In Egerton v. Brownlow[1][1853] 10 Eng. Rep. 359. 4. H.L. Cas.1 Lord Chief Baron Parke opined that public policy is used as a protective device to insulate the society from the negative impact of individual transactions and activities. Baron Parke used the term synonymously with public safety. According to him, contracts and covenants may sometimes not be enforced solely on the broad ground of public policy.[ii] For example, contracts on illegality and immorality are usually not enforced due to public policy considerations. As a protective device, public policy becomes open-ended unless confined by certain factors. For example, how will judges determine what is good for the society. Could judges not invoke it every time they disapprove of particular transactions or favour particular social phenomenon?

 In response to these concerns, justice Baron Parke argued that the reliance on public policy as a protective device might be controlled if courts relied on the policy of the law.

Similarly, the Nigerian Courts have utilised public policy as a protective mechanism, albeit in a rather restrictive approach. Therefore, the courts have cautiously applied public policy in light of extant laws that governs each case. Below are a few cases where the Nigerian Court examined the issue of public policy.

In Okusami v Attorney General of Lagos State &Anor (2015) 4 NWLR (Pt. 1449) 220, 253 the appellant who was a Director of veterinary services in the ministry of agriculture of Lagos state, was summarily dismissed at age of 52 after 25 years of service in contravention of the Lagos State Civil Service Rules. The excuse given for his wrongful dismissal was the need for compliance with the government policy of re-organisation. His claims were dismissed at the High Court while the respondent’s counter claim for possession of the appellant’s official residence was granted. On appeal, the Court of Appeal upheld his appeal and granted his claims. The appellate court in upholding his appeal made the following pronouncement of public policy:

An agreement which tends to be injurious to the public, or against the public good is invalidated on the grounds of public policy – See Halsbury’s Laws of England 4th Edition Reissue Paragraph 9 (1). Gerton v. Earl Brownlow (1853) 2 HL. CAS 1 at 196 per Truro; Janson v. Drefontean Consolidated Mines Ltd. 1902, A.C. 484 at 491.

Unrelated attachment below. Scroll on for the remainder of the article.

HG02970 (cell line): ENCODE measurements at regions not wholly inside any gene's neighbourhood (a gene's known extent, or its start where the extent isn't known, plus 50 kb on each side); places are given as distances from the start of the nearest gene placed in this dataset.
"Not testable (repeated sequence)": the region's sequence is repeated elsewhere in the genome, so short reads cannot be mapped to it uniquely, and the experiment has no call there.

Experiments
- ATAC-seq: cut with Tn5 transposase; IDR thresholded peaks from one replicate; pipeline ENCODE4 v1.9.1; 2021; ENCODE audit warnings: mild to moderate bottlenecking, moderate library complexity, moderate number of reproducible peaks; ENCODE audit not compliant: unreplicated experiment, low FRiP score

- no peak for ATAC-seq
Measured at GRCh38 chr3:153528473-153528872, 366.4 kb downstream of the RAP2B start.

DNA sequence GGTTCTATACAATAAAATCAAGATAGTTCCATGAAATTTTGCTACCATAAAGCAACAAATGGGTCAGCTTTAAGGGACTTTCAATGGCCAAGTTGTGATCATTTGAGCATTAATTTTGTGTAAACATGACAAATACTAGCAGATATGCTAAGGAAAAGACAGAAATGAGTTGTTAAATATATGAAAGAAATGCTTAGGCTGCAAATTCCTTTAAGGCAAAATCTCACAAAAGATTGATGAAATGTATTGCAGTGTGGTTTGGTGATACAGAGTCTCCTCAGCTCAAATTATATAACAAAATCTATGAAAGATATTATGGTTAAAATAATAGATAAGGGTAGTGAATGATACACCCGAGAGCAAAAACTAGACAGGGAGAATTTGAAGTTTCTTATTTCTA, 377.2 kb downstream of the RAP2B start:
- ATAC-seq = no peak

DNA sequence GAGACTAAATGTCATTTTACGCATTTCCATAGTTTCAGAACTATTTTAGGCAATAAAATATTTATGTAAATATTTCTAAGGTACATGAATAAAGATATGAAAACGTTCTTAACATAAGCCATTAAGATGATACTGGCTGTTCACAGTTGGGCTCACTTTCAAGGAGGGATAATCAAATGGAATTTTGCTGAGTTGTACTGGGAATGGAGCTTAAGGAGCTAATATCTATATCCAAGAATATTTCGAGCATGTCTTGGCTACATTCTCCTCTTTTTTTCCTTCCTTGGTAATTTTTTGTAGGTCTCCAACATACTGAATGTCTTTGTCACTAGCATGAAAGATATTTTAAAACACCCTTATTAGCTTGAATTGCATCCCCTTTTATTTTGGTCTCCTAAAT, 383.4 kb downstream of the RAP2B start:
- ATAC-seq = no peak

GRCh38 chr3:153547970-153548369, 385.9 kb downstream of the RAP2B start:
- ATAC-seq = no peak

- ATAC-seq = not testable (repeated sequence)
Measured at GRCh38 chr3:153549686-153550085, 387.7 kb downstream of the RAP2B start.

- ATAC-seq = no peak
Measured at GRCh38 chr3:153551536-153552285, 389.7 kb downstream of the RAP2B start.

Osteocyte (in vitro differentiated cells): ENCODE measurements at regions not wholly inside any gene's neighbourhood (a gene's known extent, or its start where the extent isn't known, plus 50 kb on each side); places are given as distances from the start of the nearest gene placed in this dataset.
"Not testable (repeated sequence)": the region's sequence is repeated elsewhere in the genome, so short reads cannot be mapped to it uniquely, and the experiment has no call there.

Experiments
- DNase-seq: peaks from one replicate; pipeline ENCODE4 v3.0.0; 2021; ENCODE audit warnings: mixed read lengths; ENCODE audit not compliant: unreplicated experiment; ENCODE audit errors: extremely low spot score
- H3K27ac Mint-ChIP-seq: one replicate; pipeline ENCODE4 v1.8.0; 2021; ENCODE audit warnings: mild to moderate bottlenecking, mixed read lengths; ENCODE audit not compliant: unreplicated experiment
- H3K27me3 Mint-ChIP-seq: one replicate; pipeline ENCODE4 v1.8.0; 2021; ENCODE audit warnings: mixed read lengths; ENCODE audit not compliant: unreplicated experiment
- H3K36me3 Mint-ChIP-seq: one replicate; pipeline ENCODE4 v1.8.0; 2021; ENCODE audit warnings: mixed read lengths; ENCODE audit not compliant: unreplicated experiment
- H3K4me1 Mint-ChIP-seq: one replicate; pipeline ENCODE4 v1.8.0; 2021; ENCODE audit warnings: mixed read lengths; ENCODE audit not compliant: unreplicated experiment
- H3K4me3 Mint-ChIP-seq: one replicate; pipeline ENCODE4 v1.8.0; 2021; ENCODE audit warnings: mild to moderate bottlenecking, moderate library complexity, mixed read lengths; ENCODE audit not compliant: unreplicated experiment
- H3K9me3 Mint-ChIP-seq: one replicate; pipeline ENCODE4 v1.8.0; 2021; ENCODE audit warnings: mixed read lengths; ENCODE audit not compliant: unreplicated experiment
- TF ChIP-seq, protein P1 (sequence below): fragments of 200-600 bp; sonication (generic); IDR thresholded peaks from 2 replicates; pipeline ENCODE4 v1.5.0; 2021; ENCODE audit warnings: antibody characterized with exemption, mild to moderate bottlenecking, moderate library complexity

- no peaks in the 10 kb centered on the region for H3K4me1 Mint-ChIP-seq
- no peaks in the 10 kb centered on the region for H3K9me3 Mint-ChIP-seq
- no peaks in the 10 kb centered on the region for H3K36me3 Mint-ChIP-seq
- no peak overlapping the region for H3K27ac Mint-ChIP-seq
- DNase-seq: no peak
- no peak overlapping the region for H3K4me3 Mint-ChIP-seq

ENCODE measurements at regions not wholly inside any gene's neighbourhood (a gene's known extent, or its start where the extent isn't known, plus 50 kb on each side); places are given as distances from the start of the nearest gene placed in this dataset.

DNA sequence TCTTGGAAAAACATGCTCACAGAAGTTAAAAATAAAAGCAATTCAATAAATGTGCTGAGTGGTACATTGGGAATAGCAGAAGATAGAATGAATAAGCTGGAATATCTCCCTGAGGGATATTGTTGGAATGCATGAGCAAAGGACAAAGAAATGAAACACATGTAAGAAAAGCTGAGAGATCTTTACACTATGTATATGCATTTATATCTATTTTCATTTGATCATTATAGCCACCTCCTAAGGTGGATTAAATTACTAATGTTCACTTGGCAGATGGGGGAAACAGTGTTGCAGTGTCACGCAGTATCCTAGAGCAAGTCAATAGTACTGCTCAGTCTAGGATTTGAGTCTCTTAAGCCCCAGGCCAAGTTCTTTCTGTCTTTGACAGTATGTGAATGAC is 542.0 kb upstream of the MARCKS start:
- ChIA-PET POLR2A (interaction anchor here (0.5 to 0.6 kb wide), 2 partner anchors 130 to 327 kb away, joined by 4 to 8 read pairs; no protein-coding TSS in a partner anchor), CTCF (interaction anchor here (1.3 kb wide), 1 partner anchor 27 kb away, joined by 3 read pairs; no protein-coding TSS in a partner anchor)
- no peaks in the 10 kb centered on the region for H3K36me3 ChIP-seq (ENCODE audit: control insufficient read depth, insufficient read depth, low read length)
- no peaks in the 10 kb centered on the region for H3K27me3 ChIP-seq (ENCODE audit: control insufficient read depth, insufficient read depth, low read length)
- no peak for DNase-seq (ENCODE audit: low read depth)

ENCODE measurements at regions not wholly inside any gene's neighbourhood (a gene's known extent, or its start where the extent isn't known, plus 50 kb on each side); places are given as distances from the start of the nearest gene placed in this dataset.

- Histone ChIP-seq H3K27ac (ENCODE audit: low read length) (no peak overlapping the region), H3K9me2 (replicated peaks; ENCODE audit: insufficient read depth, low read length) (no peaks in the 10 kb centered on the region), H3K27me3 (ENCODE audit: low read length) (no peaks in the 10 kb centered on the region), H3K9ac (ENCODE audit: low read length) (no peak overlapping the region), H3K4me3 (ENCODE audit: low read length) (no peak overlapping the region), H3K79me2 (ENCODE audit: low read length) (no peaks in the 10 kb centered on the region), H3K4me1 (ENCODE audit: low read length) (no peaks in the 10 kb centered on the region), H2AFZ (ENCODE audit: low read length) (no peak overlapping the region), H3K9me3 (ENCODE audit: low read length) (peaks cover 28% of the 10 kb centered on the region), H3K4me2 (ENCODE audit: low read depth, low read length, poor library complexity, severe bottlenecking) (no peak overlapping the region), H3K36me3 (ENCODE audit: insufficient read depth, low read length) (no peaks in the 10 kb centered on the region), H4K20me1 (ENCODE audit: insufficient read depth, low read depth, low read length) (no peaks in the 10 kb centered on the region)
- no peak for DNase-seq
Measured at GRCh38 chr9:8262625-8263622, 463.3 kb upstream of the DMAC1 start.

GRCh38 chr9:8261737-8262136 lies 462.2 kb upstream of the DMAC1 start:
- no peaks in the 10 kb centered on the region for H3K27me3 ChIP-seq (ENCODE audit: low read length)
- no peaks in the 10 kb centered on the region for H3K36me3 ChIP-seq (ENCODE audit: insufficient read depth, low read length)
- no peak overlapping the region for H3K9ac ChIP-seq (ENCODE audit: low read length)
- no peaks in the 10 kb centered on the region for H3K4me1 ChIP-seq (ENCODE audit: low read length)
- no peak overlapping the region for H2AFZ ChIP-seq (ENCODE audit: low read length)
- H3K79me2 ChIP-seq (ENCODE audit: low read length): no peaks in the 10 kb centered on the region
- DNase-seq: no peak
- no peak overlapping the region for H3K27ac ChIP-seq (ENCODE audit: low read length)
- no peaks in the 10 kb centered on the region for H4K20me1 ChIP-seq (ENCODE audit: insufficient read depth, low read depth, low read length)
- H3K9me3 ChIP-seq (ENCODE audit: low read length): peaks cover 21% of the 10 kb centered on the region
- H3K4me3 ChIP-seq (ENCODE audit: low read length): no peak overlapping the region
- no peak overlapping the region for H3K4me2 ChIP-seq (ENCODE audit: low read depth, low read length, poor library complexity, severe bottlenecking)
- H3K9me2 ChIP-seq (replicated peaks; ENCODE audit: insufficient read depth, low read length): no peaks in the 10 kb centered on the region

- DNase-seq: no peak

The question whether or not a particular agreement is contrary to public policy is a question of law.

Where even Government policy is carried out inequitably, this court shall upset the decision that travests equity.”

In Sonnar (MG.) LTD. &Anor v. M.S NORDWIND & 2 ors (1987) 4 NWLR (Part 66) 520, 536 the appellants instituted an action to recover damages arising from breach of a simple contract of carriage of per-boiled rice by sea from Thailand. Clause 3 of the Bill of Lading provides that:

“Any dispute arising under this bill of lading shall be decided in the country where the ‘carrier’ has his principal place of business and the law of such country shall apply except as provided elsewhere herein.”

The first respondent (owners of the vessel) is a German company with its principal place of business being in Germany. Therefore Germany became the relevant place of adjudication. In response to the appellants’ action at the Federal High Court, the respondents filed an application for the court to stay the action on the grounds that the court has no jurisdiction as only the German court can entertain the action pursuant to clause 3 above. The trial court granted the application. On appeal, the Court of Appeal dismissed the appeal. On further appeal, the Supreme Court unanimously allowed the appeal.  The Appellants’ counsel however raised an interesting argument in his brief. The learned counsel contended that upholding foreign jurisdiction clauses is contrary to public policy, as it aids the motives of foreigners to draw more cases to their courts due to the confidence they have in their home courts more than ours.  The Supreme Court however sounded a caveat on general application of public policy in judicial decisions by stating as follows:

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“With respect, attractive and tempting as the submission in regard to public policy is, it is dangerous for a court to base its decision mainly on public policy, which indeed would be another means of avoiding rules, law and procedure which govern a matter. Public policy is usually equated with public good. To ask a court to decide only as a result of public policy or public good, goes beyond the measure of liberalism in the application of the law or viewing a matter from the socio-economic context of law. Who is to determine what constitutes public policy? To rely on public policy or public good simpliciter, is to give room to uncertainty in law. It is a way “to beg the question”. While it is for the law to find some point of reference, which is more universal than its internal question, one would still ask the question which Lord Rackliffe once asked in a paper titled, “The lawyer and His Times” and the question is –

“Can an enlightened conception of public policy provide what we want, a scale of measurement?”

He answered the question and he said –

“We cannot run the risk of finding the archetypal image of the judge confused in men’s minds with the very different image of the legislator.”

For while a judge is expected to remain objective, impartial, experienced and full of erudition, these attributes cannot be found in one who seeks total sanctuary for his decision, in public policy.

I am not saying that the question of public policy should be wholly excluded. No it should not. For even then, it is against public policy to produce uncertainty in the law: What I am saying is that public policy is not to be relied upon wholly to fathom a decision.” Per Eso J.S.C